Australia is home to countless venomous snakes. So it’s not too surprising that snake bites in dogs are fairly common. Brown, tiger and black snakes are responsible for the majority of snake bites in dogs, with most bites occurring in rural areas (78%) in comparison to urban settings (22%).

Of course, snake bites aren’t just common in dogs—cats can fall prey to snakes too. However, research shows that cats are more likely to survive a snake bite when compared to dogs. Indeed, the results of a survey sent to veterinary surgeons in Australia (Mirtschin,1998) revealed 91% of cats and 75% of dogs survived following the administration of anti-venom. Yet 68% of cats and only 31% of dogs survived without the anti-venom.

Research into this disparity by the University of Queensland found that it is the fact dogs’ blood clots more quickly than cats’ that put them at greater risk. In an article in The Brisbane Times, lead researcher Associate Professor Bryan Fry explains that while the dog’s ability to form blood clots quickly may have been useful in the wild, it makes dogs more vulnerable to snakes that promote blood clotting in their venom. Indeed, one of the most frequently encountered snakes is the Eastern Brown, whose venom does indeed promote blood clotting.

Supporting the SnakeMap Project

The SnakeMap Project, a first-of-its-kind initiative from Veterinarians at the University of Melbourne, aims to help predict, prevent and diagnose snake bites in dogs and cats.

Since the Project launched in 2017, vets all over Australia are invited to upload information regarding where pets are bitten, what treatment they receive and how they responded. The collected data can then be used as a medical resource for Aussie vets.

Already notable trends have emerged, which can be useful for vets and pet owners alike. For example, data suggests that snake bites in dogs are more likely to happen in pet owners’ backyards. Furthermore, Staffordshire Bull Terriers and Jack Russell’s are amongst the breeds most commonly bitten.

The more veterinarians that contribute to the SnakeMap Project, the greater and more useful the insights will be. Veterinarians are invited to register their interest to contribute to SnakeMap via

The long-term plan is to make SnakeMap accessible to pet owners, so they can have up-to-date and accurate information about snakes in their area.

Avoiding snake bites in dogs: advice to give pet owners

Australia is home to countless deadly snakes, so it pays for pet owners to be aware of the risk to their pets. Pet professionals play a critical role in reminding owners that spring marks the beginning of snake bite season. You can also offer a few tips on avoiding a potentially fatal snake bite.

  • Refrain from allowing dogs to be off the lead in the bush or long grass, especially near water such as beaches and lakes.
  • Perform a garden clean up. Cut long grass and clear away and piles of materials, as these are areas a snake may take shelter.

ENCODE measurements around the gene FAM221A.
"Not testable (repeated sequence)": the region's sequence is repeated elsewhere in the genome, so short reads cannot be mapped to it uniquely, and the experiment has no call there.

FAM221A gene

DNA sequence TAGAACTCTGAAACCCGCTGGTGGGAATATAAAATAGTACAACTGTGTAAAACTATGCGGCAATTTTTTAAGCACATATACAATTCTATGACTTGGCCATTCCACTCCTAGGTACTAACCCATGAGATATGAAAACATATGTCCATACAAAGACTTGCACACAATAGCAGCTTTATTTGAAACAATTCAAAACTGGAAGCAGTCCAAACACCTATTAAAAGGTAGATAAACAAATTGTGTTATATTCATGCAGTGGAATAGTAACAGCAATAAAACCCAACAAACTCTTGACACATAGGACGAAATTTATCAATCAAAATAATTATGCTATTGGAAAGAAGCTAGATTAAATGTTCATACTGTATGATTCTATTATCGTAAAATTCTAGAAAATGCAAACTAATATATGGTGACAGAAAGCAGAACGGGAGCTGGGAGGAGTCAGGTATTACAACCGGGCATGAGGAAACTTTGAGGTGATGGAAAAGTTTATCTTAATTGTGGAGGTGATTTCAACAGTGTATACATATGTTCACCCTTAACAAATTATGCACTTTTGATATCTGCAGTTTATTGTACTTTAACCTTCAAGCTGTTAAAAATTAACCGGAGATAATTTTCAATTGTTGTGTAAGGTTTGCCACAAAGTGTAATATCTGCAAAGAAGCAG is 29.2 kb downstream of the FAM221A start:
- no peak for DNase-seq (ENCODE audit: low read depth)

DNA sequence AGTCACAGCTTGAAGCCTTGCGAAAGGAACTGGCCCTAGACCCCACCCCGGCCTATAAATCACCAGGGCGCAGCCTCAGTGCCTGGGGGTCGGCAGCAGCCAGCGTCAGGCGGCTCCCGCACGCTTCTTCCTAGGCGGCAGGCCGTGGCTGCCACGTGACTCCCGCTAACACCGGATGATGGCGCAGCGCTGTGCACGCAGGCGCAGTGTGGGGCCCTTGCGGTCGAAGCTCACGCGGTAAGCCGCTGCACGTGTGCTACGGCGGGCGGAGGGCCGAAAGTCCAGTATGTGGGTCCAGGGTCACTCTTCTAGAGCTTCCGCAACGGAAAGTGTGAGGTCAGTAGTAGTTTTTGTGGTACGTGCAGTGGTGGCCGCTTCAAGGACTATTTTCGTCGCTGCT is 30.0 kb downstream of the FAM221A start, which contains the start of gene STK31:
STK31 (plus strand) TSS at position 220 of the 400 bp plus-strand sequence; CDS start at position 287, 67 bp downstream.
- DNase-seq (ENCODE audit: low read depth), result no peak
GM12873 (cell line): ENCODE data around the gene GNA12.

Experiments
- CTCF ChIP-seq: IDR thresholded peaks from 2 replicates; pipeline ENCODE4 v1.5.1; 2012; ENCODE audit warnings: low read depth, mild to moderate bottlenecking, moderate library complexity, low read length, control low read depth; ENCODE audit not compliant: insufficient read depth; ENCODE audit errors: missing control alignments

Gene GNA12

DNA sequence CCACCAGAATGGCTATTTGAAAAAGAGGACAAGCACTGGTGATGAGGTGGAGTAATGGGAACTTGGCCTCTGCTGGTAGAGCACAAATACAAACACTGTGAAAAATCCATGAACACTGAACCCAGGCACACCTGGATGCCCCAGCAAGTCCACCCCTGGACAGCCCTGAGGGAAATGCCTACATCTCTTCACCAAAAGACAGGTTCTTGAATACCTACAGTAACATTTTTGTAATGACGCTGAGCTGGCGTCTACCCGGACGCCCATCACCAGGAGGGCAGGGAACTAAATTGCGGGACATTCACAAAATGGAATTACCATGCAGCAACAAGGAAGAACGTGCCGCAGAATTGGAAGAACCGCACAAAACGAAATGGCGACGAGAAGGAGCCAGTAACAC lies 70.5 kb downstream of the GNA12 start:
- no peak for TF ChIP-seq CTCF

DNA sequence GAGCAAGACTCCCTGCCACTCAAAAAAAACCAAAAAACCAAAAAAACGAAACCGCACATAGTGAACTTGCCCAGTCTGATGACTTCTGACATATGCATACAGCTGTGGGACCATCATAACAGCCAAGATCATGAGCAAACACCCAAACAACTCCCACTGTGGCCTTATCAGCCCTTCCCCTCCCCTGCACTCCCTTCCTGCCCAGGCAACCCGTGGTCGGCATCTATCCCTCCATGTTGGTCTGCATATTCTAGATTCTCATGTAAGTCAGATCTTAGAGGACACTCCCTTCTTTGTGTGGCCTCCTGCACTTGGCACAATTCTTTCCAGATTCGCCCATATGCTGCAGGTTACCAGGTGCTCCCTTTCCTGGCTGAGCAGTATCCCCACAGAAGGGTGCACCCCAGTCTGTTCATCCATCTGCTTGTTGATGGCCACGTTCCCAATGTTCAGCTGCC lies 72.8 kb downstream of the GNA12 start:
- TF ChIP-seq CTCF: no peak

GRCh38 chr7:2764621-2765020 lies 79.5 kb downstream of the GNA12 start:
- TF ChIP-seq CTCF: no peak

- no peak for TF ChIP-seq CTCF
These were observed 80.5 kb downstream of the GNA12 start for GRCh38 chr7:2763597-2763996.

• Consider installing a snake-proof fence.
  • If an owner discovers a snake in their garden they can wait to see if the snake moves on or contact a licensed reptile handler to remove it.
  • Highlight the importance of pet insurance to cover the cost of treatment.
  • Recommend pet owners clue up on the signs of a snake bite—weakness and collapse, vomiting, blood in urine, twitching muscles, paralysis.
  • Remind owners the sooner they seek treatment for their dog, the greater the chance of survival.

Snake bites in dogs: emergency care

Snakes are at their most venomous when they first emerge from hibernation, as their venom glands are full. As such, symptoms can progress extremely quickly.

Advise pet owners to seek immediate medical attention for their pets if they suspect a snake bite. Other recommend steps include:

  • Keep the dog as still as possible
  • Firmly apply a bandage over the bite site. DO NOT apply a tourniquet or wash the wound.
  • If you can describe the snake this information may prove useful for the vet.

Has a dog in your care been bitten by a snake? What action did you take and what was the outcome? We’d love to hear your insights; simply post in the comments box below.

Information sources:

  • Mirtschin, PJ. Snake bites recorded by veterinary practice in Australia. Aust Vet Journal. 1998: 76, P 195-198.
  • Layt, S. Dogs twice as likely to die from snake bite as cats. Research finds. Brisbane Times. May 2020.
  • RSPCA South Australia. Snake bite warning for pet owners as mercury rises. Sept 2019.

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Liz has a passion for all things cat and dog, and was one of the first in Australia to bring Pet Insurance to the market. She has headed up Petsecure for the past 12 years, and is committed to promoting and supporting the amazing work done by rescue groups around Australia, and those who work to promote a better life for all animals.

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